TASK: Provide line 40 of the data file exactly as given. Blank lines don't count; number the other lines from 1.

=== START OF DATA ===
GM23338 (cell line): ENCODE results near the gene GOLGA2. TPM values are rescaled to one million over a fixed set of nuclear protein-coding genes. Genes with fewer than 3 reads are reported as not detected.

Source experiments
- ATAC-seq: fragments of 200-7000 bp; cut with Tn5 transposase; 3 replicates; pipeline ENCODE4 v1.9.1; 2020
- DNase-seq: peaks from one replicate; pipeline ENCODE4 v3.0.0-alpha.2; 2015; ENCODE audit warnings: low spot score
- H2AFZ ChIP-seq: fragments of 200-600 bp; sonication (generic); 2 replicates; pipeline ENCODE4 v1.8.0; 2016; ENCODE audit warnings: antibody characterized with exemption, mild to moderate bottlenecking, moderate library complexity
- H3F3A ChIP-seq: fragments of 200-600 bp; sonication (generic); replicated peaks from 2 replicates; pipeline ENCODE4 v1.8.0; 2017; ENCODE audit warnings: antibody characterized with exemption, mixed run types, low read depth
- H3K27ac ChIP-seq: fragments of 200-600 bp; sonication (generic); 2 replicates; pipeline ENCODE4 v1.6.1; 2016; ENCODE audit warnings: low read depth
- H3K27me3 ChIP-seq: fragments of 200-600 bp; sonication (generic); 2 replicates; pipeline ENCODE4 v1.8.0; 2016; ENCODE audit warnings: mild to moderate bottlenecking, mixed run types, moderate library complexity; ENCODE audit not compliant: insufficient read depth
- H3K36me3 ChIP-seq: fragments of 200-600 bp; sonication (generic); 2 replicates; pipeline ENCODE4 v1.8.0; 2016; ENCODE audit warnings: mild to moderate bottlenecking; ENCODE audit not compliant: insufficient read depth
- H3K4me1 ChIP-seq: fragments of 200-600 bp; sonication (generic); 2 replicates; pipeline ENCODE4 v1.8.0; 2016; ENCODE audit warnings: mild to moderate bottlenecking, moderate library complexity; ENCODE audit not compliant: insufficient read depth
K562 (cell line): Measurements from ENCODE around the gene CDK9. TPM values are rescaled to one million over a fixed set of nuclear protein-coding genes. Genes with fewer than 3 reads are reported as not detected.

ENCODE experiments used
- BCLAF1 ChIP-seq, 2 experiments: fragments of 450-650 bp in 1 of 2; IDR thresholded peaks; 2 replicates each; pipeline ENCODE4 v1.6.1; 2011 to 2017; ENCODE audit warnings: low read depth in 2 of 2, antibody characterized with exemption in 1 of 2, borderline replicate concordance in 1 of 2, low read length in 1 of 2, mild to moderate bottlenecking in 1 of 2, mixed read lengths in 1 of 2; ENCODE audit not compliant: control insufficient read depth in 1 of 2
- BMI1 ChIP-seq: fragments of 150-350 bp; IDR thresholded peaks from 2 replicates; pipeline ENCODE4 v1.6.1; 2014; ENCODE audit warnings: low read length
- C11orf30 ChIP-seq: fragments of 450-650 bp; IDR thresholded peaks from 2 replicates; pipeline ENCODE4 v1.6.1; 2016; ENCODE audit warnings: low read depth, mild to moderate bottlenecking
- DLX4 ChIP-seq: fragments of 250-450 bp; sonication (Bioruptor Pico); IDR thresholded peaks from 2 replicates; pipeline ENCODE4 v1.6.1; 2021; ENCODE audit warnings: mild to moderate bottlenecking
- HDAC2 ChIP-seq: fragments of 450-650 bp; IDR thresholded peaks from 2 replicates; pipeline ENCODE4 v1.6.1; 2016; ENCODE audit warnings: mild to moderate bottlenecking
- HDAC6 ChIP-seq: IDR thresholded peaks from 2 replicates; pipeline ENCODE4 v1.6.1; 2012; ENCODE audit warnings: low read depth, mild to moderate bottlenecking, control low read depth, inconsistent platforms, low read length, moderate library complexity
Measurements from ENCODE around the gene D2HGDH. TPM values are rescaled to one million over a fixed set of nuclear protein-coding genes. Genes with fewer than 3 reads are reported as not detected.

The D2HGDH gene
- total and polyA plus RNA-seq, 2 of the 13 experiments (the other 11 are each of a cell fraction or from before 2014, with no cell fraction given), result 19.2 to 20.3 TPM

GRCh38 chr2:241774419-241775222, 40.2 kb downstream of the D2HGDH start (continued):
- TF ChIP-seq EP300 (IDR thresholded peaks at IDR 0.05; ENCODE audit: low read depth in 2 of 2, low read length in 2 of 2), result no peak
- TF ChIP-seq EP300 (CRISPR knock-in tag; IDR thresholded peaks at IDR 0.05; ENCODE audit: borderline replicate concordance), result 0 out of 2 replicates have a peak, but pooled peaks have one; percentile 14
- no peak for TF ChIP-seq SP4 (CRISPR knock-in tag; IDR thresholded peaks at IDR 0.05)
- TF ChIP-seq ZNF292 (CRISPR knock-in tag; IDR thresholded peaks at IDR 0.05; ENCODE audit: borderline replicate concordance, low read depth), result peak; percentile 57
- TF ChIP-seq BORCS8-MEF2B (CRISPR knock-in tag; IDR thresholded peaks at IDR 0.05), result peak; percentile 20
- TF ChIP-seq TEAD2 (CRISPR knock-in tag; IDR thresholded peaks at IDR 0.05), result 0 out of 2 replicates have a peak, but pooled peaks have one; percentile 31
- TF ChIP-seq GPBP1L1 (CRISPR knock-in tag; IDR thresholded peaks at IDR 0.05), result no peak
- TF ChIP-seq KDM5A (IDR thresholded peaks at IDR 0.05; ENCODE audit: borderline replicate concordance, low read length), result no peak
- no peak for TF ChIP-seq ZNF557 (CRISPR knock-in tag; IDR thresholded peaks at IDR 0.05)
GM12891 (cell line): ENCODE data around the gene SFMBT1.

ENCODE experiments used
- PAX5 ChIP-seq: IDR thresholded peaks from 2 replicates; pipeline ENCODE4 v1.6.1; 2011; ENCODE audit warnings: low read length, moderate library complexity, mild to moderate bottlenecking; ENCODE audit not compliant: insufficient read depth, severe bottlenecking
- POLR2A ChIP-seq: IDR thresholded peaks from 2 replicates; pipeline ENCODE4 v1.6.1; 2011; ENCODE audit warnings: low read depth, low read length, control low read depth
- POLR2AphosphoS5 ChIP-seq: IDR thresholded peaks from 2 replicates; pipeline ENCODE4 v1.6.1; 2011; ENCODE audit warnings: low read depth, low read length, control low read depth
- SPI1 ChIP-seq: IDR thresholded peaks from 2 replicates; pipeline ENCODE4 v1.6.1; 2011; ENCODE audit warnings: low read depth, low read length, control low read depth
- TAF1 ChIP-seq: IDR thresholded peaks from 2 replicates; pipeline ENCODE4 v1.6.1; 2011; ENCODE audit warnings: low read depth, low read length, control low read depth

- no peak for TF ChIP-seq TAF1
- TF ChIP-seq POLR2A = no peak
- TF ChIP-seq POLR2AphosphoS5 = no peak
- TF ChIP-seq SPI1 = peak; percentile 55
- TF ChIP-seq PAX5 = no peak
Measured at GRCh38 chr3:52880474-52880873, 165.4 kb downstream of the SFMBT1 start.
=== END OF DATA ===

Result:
- TF ChIP-seq POLR2A = no peak